President Trump has yet to nominate anyone to fill the vacant positions.

State to Close Independent Office on Pakistan and Afghanistan

Reports that the Trump administration appears likely to shutter the State Department’s “stand-alone” Office of the Special Representative for Afghanistan and Pakistan (SRAP), which “coordinates across the government to meet U.S. strategic goals in the region,” comes on the heels of news that Trump has given the Pentagon the authority to set troop levels in Afghanistan.

SRAP, created in 2009, has seen its office dwindle from almost 100 employees to a dozen and its mission narrowed from being “the main diplomatic player” with a wide range of responsibilities to specialists managing current programs.

The Obama administration also considered closing the office and folding it into the South and Central Asia Affairs bureau, but the timing is now more complicated. A former SRAP deputy, Vikram Singh, said, that closing the diplomatic office while adding troops “betrays a lack of strategy and is symptomatic of a vacuum in critical positions throughout the State Department.”

What Did the FBI Learn about Homegrown Violent Extremists from a 2012 Survey? FOIA Redactions Make it Hard to Tell

Survey results analyzed in a heavily-redacted Secret 2012 FBI Counterterrorism Division report shed some light on the Bureau’s insights about homegrown violent extremists. The report, released to the National Security Archive’s Dr. Jeffrey Richelson in response to a FOIA request, specifically focuses on radicalization. Unfortunately, it is nearly impossible to draw conclusions from the document given the amount of redacted material. The FBI redacted all information about who was polled and who conducted the survey, but a good guess is that they survey was carried out by the Directorate of Intelligence’s Analysis and Strategic Issues Branch.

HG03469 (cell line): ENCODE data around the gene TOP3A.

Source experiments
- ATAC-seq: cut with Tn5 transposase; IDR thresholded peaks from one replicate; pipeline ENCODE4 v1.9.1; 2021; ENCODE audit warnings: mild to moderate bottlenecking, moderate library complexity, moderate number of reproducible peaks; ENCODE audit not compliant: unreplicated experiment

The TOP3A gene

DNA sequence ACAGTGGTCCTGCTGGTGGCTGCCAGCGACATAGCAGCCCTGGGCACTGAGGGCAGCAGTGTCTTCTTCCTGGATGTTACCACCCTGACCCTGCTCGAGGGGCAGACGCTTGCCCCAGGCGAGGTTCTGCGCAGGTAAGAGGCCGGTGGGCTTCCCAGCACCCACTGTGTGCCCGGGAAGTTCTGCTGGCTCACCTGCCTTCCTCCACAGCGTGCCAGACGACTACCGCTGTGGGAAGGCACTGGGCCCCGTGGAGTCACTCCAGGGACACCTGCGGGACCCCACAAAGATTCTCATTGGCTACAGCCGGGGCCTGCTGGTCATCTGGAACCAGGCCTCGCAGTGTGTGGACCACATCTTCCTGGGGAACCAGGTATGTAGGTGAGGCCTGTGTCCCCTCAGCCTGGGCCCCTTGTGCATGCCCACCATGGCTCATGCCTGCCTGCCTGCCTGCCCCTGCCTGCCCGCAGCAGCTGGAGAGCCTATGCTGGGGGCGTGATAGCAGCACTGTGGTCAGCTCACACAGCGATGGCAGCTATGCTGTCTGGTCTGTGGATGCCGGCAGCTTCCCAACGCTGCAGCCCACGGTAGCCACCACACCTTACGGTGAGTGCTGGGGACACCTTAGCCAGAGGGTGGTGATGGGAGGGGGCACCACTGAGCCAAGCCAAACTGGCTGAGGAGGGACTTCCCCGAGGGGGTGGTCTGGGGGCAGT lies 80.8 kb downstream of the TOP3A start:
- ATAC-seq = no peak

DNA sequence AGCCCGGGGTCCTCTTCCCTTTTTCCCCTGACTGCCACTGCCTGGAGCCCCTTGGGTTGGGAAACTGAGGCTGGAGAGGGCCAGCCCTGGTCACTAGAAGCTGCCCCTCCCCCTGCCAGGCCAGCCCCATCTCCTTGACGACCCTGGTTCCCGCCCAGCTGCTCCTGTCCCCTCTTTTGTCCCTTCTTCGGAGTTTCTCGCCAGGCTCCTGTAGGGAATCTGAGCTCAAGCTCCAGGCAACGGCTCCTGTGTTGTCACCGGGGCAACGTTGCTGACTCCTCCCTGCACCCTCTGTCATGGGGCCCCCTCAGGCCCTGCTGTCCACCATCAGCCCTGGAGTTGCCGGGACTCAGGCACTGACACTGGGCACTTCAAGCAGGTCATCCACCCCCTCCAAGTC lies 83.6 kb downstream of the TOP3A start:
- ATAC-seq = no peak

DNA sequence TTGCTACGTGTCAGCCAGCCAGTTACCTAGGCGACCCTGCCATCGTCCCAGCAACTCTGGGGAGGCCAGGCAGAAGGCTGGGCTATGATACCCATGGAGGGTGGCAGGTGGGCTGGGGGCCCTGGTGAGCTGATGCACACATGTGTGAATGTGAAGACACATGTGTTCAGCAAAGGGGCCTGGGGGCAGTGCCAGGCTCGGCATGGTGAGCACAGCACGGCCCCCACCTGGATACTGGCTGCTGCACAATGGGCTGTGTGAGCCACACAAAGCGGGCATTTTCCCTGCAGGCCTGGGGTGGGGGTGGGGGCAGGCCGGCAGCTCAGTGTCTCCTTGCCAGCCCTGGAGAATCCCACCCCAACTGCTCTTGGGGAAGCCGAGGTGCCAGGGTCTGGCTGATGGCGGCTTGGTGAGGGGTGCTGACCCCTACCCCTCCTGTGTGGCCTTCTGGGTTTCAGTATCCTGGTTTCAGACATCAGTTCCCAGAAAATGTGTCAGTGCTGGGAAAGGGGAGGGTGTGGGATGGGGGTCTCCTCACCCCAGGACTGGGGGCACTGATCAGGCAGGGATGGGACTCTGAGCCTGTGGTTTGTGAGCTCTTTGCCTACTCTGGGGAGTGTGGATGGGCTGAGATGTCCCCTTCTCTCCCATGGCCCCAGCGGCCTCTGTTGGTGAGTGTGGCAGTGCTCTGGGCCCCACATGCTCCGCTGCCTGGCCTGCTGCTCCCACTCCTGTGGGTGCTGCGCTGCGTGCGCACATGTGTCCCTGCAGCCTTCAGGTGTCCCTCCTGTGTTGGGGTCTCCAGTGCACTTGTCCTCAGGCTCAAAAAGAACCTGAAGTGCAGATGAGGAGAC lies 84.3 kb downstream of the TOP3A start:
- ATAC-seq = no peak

Chief FOIA Officers Meeting

The next meeting of the Chief FOIA Officers Council is scheduled for July 27 at 10 AM at the U.S. National Archives, and you can register here. The Office of Government Information Services’ (OGIS) blog notes, “The Chief FOIA Officers’ Council is intended to develop recommendations to increase agency compliance and efficiency and to share agency best practices and innovative approaches… During this meeting of the Chief FOIA Officer Council, we will discuss strategies for improving customer service and improving coordination between agency FOIA Public Liaisons and OGIS.”

Sterling Convictions Upheld

A federal appeals court upheld all but one of former CIA employee Jeffrey Sterling’s convictions last week. Sterling was found guilty in January 2015 of leaking classified information on Operation Merlin, a Clinton-era CIA effort to sabotage Iranian nuclear research, to New York Times reporter James Risen. The quick trial, long delayed by debates over whether or not the Justice Department would force Risen to testify, inevitably took less than two weeks (without Risen’s testimony). Prosecutors urged the judge in a federal filing “to make an example of Sterling in order to discourage other government employees with access to classified information from taking a similar course.”

TBT Pick – The Spy Satellite So Stealthy that the Senate Couldn’t Kill It

Today’s #TBT pick is a 2004 posting on a surveillance satellite program “that the Senate intelligence committee has voted to cancel but survives in the current intelligence budget due to strong support from the House and Senate appropriations committees and the House intelligence committee.” The existence of the program was first described in the National Security Archive’s Jeffrey Richelson’s 2002 book, “The Wizards of Langley.”

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Happy FOIA-ing!